While 60% of IT organizations are investing in improving employee experience to support remote work productivity and performance, 92% of IT executives worldwide say their organizations are in survival or maintenance mode, according to a Forrester survey on behalf of Elastic released Monday.
Only 40% of the 1,000 IT leaders and CIOs surveyed say the department has the right tools, policies and procedures in place to support a remote workforce. Fifty-seven percent say budgets have been cut over the past 12 months.
To increase their impact on employee experience, 57% of IT professionals surveyed are collaborating more closely with the HR department. Almost two-thirds (64%) of CIOs say they work more closely with the chief human resources officer now.
Engaging employees in a scattered, remote environment requires IT-HR collaboration. IT handles the tech stack connecting employees while HR manages the employee experience.
"IT leaders will have an expanded role in introducing and normalizing new tools for working, beyond collaboration tools like Slack and Zoom, and will need to ensure company processes are able to scale in a hybrid work environment," Kim Huffman, VP, IT at Elastic, told CIO Dive in an email.
Some business communication and collaboration tools, for example, come with embedded data tracking and analytic tools. IT manages the logistics while the HR department can use the metrics as a digital touchpoint to measure employee well-being.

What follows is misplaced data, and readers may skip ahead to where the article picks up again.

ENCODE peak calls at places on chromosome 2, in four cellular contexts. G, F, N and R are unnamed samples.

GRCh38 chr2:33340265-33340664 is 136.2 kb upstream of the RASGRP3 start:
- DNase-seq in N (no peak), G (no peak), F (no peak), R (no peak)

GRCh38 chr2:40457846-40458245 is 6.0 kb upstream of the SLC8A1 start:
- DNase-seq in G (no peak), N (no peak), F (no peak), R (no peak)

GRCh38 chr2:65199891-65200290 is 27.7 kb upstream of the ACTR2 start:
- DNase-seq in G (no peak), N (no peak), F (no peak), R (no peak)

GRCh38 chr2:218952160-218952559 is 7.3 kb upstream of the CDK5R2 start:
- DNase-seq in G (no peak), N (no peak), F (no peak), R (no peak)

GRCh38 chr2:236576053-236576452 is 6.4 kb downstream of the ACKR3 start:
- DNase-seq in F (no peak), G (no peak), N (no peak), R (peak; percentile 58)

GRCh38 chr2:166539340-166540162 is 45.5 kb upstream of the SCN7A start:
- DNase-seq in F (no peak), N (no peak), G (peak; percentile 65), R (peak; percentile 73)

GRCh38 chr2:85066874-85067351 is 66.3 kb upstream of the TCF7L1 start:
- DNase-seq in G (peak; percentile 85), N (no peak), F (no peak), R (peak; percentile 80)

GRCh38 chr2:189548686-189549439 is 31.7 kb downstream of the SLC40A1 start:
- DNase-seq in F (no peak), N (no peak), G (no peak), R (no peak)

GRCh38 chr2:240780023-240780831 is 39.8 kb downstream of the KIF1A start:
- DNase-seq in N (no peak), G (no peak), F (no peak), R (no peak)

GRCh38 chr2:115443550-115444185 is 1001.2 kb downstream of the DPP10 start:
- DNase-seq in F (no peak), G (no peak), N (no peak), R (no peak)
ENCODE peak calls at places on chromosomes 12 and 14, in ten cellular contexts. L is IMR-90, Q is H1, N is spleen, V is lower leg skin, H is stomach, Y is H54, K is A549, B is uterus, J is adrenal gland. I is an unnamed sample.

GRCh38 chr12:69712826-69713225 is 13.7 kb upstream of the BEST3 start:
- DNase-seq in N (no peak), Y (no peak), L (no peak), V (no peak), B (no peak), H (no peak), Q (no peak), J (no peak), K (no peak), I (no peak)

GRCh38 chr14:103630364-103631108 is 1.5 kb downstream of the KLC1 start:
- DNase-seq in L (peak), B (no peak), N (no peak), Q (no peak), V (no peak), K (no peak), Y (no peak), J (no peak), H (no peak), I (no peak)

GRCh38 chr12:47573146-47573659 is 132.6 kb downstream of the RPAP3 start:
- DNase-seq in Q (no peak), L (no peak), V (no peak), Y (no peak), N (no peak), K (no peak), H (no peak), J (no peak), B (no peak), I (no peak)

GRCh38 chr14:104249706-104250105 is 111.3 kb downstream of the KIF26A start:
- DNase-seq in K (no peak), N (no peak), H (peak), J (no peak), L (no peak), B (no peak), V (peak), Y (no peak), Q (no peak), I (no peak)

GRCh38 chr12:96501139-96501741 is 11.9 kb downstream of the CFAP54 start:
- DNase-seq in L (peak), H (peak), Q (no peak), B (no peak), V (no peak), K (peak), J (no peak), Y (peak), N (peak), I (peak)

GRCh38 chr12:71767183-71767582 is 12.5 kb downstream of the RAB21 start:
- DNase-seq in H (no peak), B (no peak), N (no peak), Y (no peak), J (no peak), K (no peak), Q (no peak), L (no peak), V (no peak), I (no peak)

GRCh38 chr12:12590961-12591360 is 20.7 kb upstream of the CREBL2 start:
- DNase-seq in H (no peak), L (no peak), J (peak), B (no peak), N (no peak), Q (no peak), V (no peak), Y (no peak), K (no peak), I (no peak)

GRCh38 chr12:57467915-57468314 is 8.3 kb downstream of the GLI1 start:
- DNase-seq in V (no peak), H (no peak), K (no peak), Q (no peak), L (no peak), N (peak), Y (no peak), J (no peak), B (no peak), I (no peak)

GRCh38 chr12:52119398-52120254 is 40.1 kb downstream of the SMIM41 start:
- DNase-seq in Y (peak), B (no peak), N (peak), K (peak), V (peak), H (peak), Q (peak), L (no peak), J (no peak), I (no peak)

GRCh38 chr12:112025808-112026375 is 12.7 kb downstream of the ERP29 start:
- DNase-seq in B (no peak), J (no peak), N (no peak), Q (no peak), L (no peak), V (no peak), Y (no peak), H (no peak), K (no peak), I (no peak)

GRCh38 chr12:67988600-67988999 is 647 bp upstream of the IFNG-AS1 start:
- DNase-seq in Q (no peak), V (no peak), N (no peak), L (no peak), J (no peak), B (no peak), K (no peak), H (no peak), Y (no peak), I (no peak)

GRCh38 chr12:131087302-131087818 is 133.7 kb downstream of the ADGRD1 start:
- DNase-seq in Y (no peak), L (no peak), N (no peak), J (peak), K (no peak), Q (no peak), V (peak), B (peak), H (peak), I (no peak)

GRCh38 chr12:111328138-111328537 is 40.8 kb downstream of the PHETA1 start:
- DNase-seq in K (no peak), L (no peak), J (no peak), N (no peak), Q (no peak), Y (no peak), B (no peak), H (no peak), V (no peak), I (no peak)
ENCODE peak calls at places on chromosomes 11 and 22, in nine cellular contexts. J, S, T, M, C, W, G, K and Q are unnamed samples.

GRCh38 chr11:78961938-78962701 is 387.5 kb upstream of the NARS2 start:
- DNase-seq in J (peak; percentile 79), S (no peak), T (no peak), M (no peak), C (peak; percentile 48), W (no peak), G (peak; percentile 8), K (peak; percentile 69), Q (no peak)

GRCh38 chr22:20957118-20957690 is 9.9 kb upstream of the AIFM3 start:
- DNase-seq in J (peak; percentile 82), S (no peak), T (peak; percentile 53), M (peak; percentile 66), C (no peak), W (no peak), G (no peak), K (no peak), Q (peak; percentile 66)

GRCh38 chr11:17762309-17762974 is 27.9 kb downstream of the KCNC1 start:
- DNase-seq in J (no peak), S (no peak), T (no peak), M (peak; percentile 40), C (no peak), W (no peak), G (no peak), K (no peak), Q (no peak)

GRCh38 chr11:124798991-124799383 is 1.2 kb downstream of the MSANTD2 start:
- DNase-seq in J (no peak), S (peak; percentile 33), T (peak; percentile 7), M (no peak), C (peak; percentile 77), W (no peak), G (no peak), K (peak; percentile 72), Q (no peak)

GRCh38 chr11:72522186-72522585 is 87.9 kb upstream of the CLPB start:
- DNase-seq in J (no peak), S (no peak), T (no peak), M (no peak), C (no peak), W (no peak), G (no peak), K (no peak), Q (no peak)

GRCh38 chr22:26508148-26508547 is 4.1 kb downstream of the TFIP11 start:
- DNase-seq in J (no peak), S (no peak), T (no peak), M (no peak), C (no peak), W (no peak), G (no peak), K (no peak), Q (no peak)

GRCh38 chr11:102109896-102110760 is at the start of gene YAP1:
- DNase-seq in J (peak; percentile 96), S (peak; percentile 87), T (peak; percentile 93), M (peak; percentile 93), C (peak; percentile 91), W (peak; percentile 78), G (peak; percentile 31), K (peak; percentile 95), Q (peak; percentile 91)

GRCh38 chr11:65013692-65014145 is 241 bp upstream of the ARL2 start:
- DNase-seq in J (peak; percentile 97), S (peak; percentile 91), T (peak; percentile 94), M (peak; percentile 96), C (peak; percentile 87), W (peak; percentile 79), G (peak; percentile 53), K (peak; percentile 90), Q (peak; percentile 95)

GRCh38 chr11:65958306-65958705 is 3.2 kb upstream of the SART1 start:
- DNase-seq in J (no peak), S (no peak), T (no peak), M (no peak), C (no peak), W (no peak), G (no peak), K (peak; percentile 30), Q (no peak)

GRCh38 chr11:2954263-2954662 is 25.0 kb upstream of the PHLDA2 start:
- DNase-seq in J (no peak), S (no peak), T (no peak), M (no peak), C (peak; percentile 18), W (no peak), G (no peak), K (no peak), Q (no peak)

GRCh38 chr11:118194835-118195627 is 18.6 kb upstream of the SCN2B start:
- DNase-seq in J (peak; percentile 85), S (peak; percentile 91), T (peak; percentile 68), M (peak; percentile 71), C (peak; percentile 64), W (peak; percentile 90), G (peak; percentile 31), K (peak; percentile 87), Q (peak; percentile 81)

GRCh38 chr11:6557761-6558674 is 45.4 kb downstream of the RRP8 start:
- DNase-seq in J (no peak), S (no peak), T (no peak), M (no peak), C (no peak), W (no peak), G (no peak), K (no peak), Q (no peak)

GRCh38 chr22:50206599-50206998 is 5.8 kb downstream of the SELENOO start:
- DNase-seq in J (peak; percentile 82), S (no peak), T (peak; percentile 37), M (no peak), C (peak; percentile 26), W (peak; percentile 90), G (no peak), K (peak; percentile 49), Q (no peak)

But workers weren't always satisfied with how the implementation of remote work tools played out over the last 13 months.
More than two-thirds of workers (68%) said they faced at least one challenge concerning the software they use to do their jobs, according to an October survey by The Harris Poll. More recently, a survey released last month by Eagle Hill Consulting found more than one-third of U.S. employees say the technology involved in daily work frustrates them.
"It’s time for IT leaders to put employee experience at the heart of every technology decision they make,” Huffman said in a statement. “They must quickly and dramatically evolve and accelerate their programs as they work to support their employees and adapt to the next normal and a completely different way of working.”
Hybrid work trends as the next iteration of the office. Some employees will return to in-person work while others will stay remote, fostering emerging tech niches to manage collaboration.
Salesforce, Bank of America and Autodesk all shared plans on how their workforce will navigate hybrid work. To start, companies must first fill the virtual collaboration, virtual office and virtual event gaps in their tech stacks.
"The big change with the hybrid environment is that all of a sudden you're going to need to have both: you're going to need to have the in-office depot for fixing devices, but you're also going to need to have something that's going to help the remote workers," Forrester analyst Andrew Hewitt told CIO Dive in February.